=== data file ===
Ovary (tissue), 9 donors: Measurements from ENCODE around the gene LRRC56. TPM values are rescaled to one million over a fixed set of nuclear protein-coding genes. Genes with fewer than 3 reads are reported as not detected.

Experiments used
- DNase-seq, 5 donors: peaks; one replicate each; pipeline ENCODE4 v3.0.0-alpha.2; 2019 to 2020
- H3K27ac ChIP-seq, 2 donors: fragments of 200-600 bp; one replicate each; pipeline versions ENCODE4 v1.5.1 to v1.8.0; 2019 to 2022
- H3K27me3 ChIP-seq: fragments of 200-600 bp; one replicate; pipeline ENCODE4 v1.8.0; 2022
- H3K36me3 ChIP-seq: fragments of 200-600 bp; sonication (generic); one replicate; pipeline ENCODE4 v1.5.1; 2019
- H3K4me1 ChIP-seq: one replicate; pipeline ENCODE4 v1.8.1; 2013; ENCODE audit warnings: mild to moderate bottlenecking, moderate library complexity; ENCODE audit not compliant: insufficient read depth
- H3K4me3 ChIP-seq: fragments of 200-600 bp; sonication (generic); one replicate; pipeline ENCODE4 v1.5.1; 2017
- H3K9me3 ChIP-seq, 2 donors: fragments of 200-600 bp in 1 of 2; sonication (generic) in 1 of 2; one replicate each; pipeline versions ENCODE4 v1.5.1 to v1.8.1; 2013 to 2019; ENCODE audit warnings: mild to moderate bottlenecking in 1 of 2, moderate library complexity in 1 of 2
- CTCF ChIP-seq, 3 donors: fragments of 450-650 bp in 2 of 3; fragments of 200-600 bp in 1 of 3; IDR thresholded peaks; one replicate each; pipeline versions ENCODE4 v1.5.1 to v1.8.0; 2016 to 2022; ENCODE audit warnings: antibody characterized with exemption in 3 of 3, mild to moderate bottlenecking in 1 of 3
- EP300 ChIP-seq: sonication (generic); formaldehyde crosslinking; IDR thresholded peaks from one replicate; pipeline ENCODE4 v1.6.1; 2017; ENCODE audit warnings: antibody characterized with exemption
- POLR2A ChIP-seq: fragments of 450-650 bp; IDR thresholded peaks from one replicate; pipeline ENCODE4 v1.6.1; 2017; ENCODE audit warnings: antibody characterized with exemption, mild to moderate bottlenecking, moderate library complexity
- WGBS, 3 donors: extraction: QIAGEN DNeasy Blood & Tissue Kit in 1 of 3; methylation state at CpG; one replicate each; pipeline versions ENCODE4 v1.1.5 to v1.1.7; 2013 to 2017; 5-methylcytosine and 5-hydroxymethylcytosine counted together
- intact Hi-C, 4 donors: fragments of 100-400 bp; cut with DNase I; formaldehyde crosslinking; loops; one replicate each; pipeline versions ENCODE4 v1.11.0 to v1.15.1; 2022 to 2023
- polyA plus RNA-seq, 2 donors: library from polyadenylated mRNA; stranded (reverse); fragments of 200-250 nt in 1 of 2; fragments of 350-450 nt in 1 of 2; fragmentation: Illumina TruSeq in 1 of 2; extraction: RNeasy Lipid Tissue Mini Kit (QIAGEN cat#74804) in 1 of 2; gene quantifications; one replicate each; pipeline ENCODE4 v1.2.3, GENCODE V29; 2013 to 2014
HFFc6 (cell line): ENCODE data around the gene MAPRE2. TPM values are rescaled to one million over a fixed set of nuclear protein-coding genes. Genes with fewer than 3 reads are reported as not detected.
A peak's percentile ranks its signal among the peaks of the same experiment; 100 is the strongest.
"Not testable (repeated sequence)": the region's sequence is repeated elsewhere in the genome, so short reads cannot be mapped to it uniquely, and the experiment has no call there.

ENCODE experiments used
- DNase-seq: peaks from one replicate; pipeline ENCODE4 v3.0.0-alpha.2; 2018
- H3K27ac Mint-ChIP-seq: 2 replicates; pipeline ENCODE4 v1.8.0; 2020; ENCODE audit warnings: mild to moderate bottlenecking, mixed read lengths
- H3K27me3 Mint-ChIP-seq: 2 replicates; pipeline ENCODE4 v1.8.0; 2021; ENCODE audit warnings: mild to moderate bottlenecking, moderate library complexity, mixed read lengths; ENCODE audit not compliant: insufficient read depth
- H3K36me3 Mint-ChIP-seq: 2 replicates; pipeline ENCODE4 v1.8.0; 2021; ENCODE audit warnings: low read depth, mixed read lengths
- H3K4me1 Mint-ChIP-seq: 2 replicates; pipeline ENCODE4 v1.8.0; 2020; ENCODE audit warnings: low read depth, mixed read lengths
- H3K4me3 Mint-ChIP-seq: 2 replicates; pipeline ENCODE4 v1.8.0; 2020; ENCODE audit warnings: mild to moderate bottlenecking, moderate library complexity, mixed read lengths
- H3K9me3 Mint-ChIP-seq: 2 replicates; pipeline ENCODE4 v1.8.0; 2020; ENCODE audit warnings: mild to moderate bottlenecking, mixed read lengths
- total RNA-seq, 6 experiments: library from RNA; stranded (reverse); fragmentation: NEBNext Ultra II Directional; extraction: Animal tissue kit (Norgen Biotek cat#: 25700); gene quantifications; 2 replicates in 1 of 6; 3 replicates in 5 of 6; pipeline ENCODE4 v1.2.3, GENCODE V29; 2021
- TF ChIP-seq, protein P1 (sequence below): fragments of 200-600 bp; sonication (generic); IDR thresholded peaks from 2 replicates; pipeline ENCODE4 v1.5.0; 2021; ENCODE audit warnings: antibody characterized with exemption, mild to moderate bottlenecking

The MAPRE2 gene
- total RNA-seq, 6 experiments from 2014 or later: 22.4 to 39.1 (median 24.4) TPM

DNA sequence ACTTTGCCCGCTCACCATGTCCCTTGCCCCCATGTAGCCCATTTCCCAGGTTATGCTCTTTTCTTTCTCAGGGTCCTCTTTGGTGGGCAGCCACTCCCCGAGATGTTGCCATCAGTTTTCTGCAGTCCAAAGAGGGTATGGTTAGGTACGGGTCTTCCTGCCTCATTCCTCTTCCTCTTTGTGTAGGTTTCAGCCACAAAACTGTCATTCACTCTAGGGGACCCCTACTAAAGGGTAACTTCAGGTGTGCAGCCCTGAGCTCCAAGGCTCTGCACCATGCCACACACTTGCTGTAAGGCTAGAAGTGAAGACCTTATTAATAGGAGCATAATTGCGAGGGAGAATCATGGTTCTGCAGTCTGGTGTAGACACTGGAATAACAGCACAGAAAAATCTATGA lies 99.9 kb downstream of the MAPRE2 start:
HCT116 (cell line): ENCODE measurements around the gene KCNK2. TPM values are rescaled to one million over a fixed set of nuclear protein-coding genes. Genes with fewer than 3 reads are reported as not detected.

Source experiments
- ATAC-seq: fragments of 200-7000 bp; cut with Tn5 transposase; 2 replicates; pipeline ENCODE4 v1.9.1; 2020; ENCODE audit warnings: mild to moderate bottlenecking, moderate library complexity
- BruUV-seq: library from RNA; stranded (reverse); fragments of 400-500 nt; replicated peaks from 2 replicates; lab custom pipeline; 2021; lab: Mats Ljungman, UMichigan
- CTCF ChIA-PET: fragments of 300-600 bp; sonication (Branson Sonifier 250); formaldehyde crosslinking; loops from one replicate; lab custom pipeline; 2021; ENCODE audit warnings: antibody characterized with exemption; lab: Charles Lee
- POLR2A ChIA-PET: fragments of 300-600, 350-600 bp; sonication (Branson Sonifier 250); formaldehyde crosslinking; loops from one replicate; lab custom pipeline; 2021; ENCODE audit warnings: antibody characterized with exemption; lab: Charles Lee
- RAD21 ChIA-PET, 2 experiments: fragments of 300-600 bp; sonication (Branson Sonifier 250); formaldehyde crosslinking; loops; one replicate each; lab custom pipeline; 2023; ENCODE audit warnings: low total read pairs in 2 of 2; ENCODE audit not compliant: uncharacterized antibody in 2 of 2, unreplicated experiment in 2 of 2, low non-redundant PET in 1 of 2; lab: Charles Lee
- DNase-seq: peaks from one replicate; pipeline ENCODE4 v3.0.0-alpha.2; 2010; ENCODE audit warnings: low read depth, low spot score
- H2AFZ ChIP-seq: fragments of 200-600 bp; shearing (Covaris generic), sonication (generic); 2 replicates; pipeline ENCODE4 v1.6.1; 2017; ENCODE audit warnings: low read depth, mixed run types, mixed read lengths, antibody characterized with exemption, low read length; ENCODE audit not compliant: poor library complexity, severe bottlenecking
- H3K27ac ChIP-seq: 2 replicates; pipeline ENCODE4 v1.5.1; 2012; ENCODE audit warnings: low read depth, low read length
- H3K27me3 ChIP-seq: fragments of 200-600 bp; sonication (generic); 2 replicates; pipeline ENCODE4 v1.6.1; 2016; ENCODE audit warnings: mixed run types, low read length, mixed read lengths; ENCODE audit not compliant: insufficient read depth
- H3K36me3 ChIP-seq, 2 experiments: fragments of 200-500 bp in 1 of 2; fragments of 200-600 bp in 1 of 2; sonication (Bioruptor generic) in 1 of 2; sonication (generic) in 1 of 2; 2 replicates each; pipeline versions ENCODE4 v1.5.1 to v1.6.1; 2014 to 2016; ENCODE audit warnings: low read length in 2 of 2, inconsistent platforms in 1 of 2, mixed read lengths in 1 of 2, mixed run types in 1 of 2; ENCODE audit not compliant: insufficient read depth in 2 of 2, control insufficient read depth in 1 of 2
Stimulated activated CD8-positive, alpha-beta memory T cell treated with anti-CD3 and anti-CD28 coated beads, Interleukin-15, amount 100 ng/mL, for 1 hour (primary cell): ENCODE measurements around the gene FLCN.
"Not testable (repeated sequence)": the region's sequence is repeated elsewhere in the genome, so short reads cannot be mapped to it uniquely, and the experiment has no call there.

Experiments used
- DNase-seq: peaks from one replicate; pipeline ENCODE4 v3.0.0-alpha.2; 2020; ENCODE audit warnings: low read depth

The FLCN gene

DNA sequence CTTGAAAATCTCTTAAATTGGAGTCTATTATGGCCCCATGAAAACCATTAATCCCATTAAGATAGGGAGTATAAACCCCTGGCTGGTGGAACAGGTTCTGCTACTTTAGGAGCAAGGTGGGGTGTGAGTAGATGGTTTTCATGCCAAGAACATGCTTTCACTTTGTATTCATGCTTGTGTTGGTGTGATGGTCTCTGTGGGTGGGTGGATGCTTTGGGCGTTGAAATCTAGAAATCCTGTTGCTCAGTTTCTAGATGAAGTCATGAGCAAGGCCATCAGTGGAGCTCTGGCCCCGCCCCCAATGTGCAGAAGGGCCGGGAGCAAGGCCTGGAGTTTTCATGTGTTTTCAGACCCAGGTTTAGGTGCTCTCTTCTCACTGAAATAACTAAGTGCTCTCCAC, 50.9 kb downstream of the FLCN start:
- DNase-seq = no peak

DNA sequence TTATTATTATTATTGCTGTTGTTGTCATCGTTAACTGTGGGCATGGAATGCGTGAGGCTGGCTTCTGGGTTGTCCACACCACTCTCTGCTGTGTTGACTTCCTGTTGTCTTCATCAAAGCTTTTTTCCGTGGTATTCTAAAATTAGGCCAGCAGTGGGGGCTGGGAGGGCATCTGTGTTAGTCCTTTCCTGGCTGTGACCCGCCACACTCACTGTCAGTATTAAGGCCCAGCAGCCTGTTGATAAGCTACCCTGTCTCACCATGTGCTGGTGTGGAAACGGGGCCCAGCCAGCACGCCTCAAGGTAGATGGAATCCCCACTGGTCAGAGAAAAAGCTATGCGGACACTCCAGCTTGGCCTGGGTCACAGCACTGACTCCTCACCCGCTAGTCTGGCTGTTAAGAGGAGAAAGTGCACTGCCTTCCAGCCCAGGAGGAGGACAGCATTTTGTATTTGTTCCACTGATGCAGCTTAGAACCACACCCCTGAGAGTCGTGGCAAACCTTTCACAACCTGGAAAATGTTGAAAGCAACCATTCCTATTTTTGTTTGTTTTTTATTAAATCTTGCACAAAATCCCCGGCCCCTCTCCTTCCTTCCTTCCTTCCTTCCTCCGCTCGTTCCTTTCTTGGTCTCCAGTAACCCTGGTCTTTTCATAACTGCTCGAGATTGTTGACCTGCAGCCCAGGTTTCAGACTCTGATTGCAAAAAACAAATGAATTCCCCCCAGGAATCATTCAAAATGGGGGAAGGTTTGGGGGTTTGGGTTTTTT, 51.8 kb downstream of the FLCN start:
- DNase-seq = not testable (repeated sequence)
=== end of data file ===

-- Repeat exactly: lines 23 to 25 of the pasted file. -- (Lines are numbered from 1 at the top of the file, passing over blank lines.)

- H3K36me3 Mint-ChIP-seq: 2 replicates; pipeline ENCODE4 v1.8.0; 2021; ENCODE audit warnings: low read depth, mixed read lengths
- H3K4me1 Mint-ChIP-seq: 2 replicates; pipeline ENCODE4 v1.8.0; 2020; ENCODE audit warnings: low read depth, mixed read lengths
- H3K4me3 Mint-ChIP-seq: 2 replicates; pipeline ENCODE4 v1.8.0; 2020; ENCODE audit warnings: mild to moderate bottlenecking, moderate library complexity, mixed read lengths